Nine Spend Matters Resolutions for the New Year

I'm sure you've been hit over the head far too much already with New Year's resolutions, on both the personal and professional level. I won't rant too long on the subject here, but there are a few resolutions I think you might find useful as a level-set about where my head is taking Spend Matters into 2010. Without further adieu, here are a few resolutions that I've written down, and against which I plan to measure our performance in the coming quarters.

1. Give away what others would have you pay for. Become increasingly invaluable as a source of intelligence and analysis around enabling technology and content for procurement, finance, and supply chain organizations in the Spend Management arena.

2. Move the blog away from being seen as just a blog, while keeping the current edge and voice that's gotten us to where we are.

3. Hold an event (or two), some educational, others perhaps social. Look for Spend Matters to dip its feet into the event waters, perhaps not in a major way, but enough to see if we can carve out a useful niche in the area.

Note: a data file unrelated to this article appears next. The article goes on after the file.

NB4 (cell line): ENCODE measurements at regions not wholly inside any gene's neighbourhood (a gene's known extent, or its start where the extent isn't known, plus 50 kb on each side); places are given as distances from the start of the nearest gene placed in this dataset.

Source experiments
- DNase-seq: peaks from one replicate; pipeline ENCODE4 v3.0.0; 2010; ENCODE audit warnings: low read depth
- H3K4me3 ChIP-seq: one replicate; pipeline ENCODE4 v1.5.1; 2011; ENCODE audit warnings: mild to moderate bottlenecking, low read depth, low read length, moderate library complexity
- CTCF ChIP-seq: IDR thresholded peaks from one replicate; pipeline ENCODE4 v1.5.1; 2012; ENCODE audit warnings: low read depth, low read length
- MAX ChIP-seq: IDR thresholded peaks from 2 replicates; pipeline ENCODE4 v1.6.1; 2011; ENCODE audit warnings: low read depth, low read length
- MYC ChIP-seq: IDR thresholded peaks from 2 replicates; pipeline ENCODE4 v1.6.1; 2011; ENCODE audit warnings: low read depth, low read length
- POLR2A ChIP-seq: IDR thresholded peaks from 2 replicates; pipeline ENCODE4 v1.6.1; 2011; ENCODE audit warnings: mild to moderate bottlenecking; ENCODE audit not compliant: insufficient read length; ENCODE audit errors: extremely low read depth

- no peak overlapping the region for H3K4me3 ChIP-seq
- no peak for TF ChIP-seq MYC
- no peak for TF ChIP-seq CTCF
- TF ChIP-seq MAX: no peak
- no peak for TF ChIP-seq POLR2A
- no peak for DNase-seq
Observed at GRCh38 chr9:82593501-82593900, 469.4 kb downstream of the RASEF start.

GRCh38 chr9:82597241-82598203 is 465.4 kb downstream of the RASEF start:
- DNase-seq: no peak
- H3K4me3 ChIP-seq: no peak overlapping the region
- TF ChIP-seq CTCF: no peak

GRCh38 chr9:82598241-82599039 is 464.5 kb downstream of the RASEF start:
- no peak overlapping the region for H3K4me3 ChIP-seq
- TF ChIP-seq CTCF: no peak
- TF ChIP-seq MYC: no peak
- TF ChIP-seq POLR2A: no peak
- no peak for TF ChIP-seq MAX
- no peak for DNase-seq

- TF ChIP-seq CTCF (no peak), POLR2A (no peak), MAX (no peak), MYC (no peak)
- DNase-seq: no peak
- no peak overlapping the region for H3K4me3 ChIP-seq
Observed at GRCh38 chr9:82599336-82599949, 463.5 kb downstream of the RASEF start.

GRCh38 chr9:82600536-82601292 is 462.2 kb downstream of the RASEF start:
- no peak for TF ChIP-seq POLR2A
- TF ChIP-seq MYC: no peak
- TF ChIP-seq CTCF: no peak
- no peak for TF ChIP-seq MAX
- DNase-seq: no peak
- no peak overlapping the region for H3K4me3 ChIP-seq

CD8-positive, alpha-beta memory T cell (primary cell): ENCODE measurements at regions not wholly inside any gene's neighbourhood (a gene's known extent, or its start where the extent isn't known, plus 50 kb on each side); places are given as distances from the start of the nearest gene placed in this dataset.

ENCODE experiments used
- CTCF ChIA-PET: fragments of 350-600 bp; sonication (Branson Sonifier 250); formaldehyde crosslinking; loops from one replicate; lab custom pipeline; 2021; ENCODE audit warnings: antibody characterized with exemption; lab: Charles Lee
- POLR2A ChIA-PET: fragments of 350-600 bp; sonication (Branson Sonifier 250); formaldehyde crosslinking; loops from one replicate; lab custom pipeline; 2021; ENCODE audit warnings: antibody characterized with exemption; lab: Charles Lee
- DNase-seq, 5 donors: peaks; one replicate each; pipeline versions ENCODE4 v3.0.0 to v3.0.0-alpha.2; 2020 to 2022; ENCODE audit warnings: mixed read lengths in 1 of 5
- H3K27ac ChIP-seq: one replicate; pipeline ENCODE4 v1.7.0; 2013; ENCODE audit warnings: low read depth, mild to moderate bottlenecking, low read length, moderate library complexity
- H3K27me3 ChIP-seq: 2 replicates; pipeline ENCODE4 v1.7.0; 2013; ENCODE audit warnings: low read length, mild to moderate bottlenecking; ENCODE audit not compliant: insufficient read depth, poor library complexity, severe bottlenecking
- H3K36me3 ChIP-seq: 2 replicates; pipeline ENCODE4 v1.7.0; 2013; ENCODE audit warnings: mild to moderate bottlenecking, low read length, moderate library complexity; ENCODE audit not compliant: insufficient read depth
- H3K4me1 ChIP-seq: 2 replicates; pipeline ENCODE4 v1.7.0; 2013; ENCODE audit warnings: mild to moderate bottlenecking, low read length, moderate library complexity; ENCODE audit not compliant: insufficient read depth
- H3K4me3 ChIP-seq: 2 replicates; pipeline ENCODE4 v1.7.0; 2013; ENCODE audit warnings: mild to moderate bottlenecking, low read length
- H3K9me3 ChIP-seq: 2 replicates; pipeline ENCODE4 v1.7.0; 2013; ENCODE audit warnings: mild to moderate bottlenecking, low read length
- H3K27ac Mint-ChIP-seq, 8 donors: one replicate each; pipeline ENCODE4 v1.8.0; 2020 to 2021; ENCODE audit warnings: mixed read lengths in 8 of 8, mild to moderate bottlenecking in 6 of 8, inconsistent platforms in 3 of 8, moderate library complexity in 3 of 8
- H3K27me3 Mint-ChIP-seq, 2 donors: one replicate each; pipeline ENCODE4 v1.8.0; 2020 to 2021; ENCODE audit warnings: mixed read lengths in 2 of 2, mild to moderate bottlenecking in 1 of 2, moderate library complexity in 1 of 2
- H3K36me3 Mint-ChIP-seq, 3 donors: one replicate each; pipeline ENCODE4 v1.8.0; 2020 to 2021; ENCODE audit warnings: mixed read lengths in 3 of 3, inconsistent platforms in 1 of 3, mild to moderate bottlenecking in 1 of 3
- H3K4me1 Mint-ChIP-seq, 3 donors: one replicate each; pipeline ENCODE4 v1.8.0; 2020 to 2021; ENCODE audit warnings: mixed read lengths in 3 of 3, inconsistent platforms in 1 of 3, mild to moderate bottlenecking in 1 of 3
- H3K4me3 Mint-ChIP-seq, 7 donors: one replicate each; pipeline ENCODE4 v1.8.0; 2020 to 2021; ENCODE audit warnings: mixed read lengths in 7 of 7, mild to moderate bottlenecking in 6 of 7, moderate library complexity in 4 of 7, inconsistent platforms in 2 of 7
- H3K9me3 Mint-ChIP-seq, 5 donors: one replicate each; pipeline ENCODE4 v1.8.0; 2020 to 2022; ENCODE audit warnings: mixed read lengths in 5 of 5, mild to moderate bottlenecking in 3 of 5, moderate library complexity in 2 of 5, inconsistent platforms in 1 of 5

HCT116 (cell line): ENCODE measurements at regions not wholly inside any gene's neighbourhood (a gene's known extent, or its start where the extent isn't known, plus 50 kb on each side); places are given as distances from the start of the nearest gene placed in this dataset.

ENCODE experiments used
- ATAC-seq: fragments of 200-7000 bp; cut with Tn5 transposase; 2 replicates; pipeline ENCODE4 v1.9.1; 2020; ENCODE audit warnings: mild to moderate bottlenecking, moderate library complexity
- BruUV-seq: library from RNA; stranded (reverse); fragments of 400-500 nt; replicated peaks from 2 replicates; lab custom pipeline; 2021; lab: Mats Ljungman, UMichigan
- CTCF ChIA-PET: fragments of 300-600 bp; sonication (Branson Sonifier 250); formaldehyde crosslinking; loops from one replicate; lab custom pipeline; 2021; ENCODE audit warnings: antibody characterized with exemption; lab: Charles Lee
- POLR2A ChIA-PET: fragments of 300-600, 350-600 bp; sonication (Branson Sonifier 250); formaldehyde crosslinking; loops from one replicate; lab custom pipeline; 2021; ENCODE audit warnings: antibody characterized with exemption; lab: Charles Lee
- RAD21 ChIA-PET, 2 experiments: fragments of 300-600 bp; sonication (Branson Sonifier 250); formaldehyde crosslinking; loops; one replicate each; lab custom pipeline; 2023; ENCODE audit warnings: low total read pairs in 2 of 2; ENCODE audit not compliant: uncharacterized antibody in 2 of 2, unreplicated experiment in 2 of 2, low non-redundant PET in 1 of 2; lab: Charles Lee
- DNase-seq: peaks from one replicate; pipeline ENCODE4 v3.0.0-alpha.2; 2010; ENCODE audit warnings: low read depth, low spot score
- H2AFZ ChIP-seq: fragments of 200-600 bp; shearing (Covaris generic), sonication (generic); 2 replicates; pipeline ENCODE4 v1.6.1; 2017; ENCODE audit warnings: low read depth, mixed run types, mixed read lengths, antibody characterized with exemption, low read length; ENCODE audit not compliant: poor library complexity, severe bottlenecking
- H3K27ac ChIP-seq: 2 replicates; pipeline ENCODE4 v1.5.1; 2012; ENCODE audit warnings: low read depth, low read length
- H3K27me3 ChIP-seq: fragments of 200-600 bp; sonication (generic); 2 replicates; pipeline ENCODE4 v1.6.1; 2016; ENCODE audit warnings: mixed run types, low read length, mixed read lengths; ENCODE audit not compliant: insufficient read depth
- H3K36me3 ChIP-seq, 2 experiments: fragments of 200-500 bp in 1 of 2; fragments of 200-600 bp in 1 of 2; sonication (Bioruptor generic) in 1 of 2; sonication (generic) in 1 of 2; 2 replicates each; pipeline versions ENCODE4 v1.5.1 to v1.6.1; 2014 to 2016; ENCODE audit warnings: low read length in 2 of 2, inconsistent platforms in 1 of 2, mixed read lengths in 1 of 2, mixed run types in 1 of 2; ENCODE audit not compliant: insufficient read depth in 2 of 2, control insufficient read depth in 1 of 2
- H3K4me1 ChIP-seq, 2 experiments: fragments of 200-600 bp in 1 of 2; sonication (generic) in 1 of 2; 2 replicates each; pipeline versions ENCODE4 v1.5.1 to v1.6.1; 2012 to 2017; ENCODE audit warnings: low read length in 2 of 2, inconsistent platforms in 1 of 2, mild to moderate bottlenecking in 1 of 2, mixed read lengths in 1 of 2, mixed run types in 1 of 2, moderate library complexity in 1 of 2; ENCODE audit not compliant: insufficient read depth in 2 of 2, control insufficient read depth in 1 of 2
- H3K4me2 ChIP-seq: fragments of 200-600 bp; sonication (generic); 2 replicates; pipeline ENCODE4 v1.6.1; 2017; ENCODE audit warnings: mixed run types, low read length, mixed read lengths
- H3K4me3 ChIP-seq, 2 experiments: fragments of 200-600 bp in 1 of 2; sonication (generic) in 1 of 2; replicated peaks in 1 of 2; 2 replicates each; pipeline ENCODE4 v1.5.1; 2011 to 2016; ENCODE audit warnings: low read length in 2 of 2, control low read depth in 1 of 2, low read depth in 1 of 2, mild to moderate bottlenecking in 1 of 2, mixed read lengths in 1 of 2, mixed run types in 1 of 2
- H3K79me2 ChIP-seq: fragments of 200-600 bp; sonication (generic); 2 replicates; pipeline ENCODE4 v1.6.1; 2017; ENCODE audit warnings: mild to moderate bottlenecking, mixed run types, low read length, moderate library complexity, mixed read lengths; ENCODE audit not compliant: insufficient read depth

4. Go deeper where needed (perhaps not on the blog itself). Provide a more in-depth level of research that flirts with analyst territory, but that does not copy any existing models.

5. Continue to add more qualified voices into the mix, such as Peter Smith, who recently became our first European Correspondent and columnist.

6. Take a global view on Spend Management, shunning just a US- centric view of procurement, supply chain, trade, and economics.

7. Prove that this is a viable business by driving our revenue to a respectable level. Spend Matters readership and influence to date have been significantly disproportionate to the overall size of the income statement it generates. By spring, we hope to be at close to or above a $1 million run rate, without turning our backs on building business models that benefit readers and sponsors alike. I've personally got over five years in this thing already and the opportunity costs of not pursuing other ventures are too high to keep Spend Matters where it is today. It's about time to prove what this business can really do or to head down another path with it -- or something else -- entirely.

8. To be even more opinionated than ever -- even if it means alienating some folks along the way.

9. To remember that a sense of humor matters. Perhaps as much as spend …

Jason Busch

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